The U.S. Supreme Court has held that an arbitration provision in a collective bargaining agreement (CBA), which clearly and unmistakably requires union members to arbitrate Age Discrimination in Employment Act (ADEA) claims, is enforceable as a matter of federal law.
The U.S. Supreme Court has held that an arbitration provision in a collective bargaining agreement (CBA), which clearly and unmistakably requires union members to arbitrate Age Discrimination in Employment Act (ADEA) claims, is enforceable as a matter of federal law. See 14 Penn Plaza LLC v. Pyett (April 1, 2009). The Court's 5 to 4 decision reiterates its prior holding in Gilmer v. Interstate/Johnson Lane Corp. that nothing in the ADEA precludes arbitration of age discrimination claims.
The Court's ruling overturns the decision of the Second Circuit, which held that the CBA's arbitration provision was unenforceable with regard to the employees' ADEA claims. The Court rejected arguments that Gilmer does not apply in the collective bargaining context, holding that nothing in the law suggests a distinction between the status of arbitration agreements signed by an individual employee and those agreed to by a union representative. "This Court has required only that an agreement to arbitrate statutory antidiscrimination claims be 'explicitly stated' in the collective-bargaining agreement."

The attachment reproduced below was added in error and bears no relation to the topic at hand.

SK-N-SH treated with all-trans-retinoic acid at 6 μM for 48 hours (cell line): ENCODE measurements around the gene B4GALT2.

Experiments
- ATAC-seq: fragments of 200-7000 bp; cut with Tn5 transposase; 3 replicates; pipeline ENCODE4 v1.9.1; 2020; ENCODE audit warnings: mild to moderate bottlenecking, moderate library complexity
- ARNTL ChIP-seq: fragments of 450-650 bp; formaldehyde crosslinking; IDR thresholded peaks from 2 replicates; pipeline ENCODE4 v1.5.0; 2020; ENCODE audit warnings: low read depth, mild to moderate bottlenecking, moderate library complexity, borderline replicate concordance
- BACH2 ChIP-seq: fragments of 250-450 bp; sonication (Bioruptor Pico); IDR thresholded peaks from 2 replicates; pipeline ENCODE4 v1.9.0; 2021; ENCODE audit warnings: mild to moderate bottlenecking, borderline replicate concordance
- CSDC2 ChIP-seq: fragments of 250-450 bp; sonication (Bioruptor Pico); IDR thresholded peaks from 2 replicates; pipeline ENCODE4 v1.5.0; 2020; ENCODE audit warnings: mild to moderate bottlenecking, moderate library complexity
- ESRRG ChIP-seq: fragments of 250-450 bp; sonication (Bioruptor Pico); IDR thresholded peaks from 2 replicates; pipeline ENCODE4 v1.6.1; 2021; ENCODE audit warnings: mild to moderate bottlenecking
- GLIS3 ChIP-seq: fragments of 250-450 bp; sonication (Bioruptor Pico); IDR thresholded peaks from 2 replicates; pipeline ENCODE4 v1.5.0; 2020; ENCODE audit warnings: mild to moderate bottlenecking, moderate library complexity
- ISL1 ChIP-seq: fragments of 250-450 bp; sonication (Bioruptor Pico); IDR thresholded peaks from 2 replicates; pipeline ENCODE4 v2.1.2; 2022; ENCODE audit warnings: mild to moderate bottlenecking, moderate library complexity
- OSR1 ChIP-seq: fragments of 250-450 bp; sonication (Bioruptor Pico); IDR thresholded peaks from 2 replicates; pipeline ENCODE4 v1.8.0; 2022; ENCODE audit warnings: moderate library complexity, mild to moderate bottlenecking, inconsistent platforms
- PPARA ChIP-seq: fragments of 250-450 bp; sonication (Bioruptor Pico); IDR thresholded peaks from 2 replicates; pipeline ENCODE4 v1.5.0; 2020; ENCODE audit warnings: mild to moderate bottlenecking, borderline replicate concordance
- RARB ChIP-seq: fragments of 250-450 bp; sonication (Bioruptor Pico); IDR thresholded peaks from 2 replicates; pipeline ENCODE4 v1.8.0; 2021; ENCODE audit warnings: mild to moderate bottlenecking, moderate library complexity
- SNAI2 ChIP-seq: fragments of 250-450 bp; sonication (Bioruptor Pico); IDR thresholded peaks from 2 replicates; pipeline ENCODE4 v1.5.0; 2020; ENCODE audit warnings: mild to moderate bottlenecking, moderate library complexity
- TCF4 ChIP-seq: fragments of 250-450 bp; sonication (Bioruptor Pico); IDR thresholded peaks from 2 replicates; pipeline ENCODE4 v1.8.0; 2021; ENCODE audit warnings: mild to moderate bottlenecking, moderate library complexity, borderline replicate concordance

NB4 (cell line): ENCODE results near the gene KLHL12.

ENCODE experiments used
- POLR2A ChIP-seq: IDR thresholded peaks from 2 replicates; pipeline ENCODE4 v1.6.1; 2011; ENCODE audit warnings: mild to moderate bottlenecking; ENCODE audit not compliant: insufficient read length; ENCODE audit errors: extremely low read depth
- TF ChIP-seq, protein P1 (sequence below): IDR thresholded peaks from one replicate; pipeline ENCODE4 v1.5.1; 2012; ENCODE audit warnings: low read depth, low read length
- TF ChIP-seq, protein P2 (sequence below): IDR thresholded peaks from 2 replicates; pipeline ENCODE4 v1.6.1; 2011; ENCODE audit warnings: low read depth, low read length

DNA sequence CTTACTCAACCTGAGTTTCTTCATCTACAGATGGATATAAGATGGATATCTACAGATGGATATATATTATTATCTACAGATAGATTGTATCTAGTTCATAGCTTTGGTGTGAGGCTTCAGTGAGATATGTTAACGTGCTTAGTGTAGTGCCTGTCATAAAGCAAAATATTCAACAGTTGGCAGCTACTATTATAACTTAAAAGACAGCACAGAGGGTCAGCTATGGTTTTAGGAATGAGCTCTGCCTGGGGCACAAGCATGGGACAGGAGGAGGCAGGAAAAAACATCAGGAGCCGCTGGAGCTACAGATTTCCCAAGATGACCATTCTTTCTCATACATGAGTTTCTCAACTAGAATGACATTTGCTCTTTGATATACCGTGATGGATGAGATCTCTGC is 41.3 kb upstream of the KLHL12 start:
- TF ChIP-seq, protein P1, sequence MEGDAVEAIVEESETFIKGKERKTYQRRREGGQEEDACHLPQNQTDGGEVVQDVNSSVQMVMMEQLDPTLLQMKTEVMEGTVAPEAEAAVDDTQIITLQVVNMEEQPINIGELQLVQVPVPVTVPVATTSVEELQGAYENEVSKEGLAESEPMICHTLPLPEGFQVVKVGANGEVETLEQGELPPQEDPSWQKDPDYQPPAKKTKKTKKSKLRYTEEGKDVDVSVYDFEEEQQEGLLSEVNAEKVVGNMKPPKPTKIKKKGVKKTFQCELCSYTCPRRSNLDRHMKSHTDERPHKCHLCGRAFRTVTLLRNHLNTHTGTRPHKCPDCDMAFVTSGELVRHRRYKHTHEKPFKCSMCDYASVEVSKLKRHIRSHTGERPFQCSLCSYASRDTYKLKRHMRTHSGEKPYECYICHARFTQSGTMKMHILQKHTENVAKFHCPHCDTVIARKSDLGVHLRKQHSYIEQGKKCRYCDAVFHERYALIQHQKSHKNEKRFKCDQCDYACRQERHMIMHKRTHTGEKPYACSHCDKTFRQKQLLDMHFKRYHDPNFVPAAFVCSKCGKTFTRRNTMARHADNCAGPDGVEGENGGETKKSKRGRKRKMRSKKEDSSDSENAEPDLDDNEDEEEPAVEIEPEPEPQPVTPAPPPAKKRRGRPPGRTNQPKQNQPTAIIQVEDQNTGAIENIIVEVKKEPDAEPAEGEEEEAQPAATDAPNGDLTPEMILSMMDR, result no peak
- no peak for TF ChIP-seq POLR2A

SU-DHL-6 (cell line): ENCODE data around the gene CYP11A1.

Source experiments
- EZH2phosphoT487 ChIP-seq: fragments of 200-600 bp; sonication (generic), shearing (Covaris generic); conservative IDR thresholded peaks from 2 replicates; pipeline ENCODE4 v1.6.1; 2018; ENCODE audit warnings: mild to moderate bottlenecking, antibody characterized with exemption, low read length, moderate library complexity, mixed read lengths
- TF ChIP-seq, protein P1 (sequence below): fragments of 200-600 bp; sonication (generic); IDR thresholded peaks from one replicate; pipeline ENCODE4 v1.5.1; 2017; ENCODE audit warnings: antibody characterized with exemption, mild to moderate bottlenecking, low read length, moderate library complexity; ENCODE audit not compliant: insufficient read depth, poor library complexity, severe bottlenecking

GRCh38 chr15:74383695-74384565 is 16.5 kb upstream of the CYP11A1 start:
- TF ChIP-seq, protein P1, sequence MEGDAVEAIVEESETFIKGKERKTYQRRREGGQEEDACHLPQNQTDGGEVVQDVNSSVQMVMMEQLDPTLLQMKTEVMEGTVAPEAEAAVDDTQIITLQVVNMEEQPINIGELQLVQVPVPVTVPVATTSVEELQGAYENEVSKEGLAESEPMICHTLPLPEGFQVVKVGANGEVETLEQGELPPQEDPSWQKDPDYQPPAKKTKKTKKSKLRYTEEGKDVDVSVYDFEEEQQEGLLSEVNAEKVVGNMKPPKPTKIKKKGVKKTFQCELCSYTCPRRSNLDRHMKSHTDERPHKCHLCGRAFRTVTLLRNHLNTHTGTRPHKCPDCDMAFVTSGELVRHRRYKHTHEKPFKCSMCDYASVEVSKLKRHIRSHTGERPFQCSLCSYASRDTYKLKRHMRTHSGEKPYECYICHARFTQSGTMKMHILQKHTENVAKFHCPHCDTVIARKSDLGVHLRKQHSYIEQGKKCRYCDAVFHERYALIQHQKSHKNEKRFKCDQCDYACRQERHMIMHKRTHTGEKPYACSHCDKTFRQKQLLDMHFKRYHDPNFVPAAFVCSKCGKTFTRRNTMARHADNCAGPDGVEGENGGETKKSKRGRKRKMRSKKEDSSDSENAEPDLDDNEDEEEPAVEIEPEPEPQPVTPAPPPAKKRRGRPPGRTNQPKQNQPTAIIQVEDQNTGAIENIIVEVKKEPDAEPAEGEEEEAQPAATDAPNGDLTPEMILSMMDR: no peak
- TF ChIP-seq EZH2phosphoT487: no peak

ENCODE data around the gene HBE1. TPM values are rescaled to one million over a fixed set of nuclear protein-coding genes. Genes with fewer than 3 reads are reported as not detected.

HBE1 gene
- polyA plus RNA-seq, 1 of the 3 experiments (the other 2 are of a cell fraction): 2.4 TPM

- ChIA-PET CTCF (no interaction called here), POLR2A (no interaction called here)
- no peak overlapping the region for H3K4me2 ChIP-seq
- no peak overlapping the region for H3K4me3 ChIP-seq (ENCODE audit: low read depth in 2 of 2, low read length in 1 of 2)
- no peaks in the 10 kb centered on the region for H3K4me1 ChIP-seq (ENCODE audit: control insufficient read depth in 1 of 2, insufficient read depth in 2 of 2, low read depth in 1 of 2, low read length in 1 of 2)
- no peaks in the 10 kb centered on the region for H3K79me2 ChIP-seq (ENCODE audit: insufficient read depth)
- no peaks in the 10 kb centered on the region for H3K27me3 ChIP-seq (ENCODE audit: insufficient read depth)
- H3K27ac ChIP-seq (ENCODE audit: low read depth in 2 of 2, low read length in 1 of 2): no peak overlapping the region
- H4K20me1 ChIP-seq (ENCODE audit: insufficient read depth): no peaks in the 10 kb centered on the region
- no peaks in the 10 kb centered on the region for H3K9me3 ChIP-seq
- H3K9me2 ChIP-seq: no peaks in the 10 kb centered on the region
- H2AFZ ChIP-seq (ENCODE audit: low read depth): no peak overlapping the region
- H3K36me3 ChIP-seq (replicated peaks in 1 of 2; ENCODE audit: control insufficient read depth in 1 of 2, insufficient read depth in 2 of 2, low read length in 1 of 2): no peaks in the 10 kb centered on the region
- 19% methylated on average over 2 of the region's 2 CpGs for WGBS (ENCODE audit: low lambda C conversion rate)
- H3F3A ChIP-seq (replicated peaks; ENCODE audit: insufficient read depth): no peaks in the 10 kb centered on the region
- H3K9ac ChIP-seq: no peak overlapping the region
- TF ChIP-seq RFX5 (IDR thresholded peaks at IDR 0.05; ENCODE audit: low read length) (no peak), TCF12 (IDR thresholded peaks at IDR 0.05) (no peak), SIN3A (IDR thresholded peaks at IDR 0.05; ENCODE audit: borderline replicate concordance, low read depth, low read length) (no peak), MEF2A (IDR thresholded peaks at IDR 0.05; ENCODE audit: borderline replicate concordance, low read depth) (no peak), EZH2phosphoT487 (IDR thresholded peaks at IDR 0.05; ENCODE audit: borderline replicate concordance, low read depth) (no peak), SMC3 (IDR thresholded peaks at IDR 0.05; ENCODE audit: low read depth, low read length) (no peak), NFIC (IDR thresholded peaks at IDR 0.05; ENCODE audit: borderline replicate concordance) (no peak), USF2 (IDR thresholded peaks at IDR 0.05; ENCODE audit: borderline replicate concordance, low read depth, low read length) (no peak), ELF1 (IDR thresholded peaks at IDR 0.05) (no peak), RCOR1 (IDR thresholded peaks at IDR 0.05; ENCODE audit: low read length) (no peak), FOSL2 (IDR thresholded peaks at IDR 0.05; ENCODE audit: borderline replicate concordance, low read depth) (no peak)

Addressing Justice Souter's dissenting opinion, which argued that discrimination claims such as those under Title VII and the ADEA are different from the rights guaranteed under a CBA, the majority opinion emphasized that agreeing to arbitrate Title VII and ADEA claims is not the same as agreeing to waive the substantive rights guaranteed by those laws. "Thus . . . the voluntary decision to collectively bargain for arbitration does not deny those statutory antidiscrimination rights the full protection they are due."
The Court further held that the CBA's arbitration provision is fully enforceable under the Gardner-Denver line of cases. In Alexander v. Gardner-Denver Co., the Court held that arbitration under a CBA did not preclude the employee's Title VII discrimination lawsuit because the arbitration provision did not specifically address Title VII claims. The Court held that Gardner-Denver and the line of cases following it do not control the outcome of this case because, unlike those cases, the CBA involved in 14 Penn Plaza expressly covered both statutory and contractual discrimination claims.
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